Tuesday, October 19, 2010

Raising Pie

I walk into a cooking store in New York, a big one. I won’t tell you the name. Can’t blow my contact’s cover, we’ll call it Wm S. I casually walk over to a woman working in the baking section. I’ll call her Cupcake – what? It’s better than Muffin Top. “Do you know what I mean by a raised pie?” I ask her.

She eyes me carefully before answering. Maybe it’s the flour under my fingernails, but she decides to trust me. “Yes, yes I do.”

I try to restrain my excitement. “Do you have a raised pie mould?” I ask her in low tones.

She glares at me, indicating with her eyebrows, that I must wait for her supervisor to pass before she answers. “No, I don’t have one.” I’m crushed. If I can’t get one in New York . . . Cupcake draws me into a corner stacked with grape peelers and contact lens for potatoes. “You’re going to have to go to a real cooking store.”  Silence, Cupcake is hard nut to crack.

I won’t beg, but I might whine. “Do you know of such a store?” She just got the name out when there was a terrible bang. Someone had dropped a $500 digital mango sexer. All hell broke loose. I made my escape.

As I paid for my raised pie mould, I said to the cashier, “I knew if I couldn’t get this in New York, I couldn’t get it.” She smiled and said “If you can’t get it at ---- you can’t get it.”

The raised pie is perfect picnic food, a great way to repackage left over meat, and only moderately dangerous to prepare despite the story above. It requires hot water pastry, which needs to be worked quickly. Line your mould with pastry and fill it with your mixture of meat cut in small pieces, breadcrumbs, and seasonings; depending on the meat involved sometimes nuts are added, such as pistachio and in a traditional game pie you often see a hard boiled egg placed at the centre.

On goes the top, make a small hole and glaze it with an egg beaten with cream. Bake for 90 minutes at 350. Tent the top with foil if it is browning too much. After 90 minutes, remove the sides of the pie mould, apply the glaze to the sides and bake for another 30 minutes. Allow the pie to cool for about 3 hours. Put the sides of the mould back on. Take a cup of stock appropriate to your meat and two teaspoons of gelatin, soften the gelatin in a few tablespoons of stock in a saucepan, then add the rest of the stock and cook over a low heat until it is syrupy. Put a funnel in the hole in the top of the pie and slowly add the gelatin stock mixture. Chill the pie over night. Cut in slices and serve with chutney, pickles and a salad.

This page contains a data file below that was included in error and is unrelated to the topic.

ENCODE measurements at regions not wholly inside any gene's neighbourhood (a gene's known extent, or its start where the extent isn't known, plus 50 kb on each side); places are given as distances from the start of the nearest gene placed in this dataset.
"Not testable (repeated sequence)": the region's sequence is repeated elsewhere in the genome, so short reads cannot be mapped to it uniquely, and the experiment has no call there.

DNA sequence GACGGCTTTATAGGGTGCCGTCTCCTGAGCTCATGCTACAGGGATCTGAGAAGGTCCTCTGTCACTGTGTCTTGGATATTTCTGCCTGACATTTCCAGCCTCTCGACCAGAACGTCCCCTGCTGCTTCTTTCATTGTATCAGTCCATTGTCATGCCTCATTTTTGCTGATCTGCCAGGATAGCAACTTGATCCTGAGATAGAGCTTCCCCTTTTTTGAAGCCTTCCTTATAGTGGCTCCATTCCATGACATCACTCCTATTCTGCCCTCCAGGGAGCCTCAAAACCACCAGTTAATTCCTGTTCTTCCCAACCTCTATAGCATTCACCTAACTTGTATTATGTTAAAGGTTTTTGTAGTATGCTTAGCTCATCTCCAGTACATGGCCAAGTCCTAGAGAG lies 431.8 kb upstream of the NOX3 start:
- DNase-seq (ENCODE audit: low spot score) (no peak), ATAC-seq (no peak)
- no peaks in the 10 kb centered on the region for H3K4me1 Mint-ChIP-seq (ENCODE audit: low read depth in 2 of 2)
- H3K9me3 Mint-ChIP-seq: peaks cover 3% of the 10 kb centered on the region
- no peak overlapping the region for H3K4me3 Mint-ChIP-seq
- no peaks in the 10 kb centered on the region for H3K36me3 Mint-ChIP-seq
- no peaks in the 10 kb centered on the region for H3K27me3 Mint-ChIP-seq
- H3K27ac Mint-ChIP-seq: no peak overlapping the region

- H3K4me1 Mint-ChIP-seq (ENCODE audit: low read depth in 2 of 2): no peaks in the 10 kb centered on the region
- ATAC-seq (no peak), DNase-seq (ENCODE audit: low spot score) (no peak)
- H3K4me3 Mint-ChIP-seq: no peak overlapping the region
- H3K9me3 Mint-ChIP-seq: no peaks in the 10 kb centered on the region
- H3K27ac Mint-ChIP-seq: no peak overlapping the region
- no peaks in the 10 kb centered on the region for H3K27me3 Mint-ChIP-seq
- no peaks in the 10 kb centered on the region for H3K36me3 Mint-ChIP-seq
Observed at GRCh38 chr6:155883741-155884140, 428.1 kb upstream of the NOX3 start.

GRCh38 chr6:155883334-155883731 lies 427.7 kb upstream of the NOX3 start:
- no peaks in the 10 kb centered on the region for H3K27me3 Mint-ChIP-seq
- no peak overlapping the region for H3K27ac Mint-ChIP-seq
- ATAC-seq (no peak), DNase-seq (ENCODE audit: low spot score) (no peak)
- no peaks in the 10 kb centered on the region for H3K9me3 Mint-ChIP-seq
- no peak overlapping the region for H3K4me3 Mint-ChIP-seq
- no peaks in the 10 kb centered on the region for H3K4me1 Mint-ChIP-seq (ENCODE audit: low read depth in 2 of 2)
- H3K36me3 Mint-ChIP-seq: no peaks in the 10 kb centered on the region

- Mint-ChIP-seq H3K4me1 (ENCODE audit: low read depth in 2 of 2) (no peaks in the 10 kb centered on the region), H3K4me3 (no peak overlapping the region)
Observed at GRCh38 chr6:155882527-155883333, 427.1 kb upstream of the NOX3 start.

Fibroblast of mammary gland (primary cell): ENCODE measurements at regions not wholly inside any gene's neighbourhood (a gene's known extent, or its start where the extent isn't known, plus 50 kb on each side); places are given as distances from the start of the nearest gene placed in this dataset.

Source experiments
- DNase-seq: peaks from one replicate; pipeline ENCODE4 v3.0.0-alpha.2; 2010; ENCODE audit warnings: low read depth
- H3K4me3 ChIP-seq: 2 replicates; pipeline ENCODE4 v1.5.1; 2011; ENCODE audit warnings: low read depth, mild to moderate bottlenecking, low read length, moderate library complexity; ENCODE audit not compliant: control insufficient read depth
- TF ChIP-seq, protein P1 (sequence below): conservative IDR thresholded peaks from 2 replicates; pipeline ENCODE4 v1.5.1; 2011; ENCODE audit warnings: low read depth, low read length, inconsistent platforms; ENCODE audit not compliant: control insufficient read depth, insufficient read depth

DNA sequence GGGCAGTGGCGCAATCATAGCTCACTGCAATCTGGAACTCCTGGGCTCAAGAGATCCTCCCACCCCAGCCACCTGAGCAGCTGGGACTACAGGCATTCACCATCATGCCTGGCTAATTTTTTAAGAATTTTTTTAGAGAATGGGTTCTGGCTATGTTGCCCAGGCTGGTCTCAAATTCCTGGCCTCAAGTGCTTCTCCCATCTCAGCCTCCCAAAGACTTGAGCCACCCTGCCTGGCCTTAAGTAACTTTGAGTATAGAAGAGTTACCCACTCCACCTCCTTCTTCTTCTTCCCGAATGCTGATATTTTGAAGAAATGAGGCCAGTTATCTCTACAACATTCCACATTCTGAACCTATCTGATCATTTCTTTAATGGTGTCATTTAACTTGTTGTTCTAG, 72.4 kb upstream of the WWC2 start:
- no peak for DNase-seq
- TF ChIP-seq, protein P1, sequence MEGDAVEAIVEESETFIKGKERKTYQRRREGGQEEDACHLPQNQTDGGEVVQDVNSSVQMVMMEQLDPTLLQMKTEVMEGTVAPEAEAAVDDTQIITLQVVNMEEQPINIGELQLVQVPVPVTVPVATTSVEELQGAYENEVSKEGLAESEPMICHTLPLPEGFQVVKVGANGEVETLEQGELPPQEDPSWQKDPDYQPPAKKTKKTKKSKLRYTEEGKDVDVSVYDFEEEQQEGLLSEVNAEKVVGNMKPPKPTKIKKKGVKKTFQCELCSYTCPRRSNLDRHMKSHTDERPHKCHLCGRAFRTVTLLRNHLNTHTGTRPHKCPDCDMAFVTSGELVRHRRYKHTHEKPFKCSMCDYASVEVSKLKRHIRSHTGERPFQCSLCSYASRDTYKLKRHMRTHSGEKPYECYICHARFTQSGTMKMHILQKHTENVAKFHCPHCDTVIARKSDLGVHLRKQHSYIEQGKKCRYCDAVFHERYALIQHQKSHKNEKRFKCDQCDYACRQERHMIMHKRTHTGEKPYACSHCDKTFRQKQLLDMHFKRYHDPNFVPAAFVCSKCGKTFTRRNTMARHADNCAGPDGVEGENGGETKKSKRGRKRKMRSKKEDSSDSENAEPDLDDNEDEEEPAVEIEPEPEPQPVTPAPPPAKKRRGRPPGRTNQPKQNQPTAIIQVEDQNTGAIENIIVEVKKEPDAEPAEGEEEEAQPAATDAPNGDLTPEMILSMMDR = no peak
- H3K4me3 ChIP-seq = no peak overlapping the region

The pie in the header picture is the remainder of a ham the size of a Volkswagen. It’s my best after multiple tries. I am Madam Mowbray and this is my story.

Haunting Times
One of the first books I remember reading was a collection called Tales to Tremble By. It included Ambrose Bierce’s Middle Toe of the Right Foot, which I still recall vividly. Later on I trembled to Sardonicus by Ray Russell, W.W. Jacob’s the Monkey’s Paw, Bram Stoker’s Dracula of course, and the master M.R. James. Fear is fun when you are young.

That was then. Now I am bored by the eerie face at the window. The monster under the bed is made of dust and the horrible thing in the closet is a dress I’m too old for now. I just finished Susan Hill’s The Woman in Black, a genuinely spooky tale. I ask myself, why does it work? I think it’s because, even though it is set in the early part of the last century, it puts its narrator in a very contemporary state: surrounded by people who mean him no harm, but who leave him to face the central menace alone.

We live in an era of hyper communication, but when I sit on the streetcar listening to people on their cell phones naming the stops we’ve just passed, I can't help feeling a lot of it is the contemporary equivalent of whistling past the graveyard. In 2010 the horror is in the loneliness.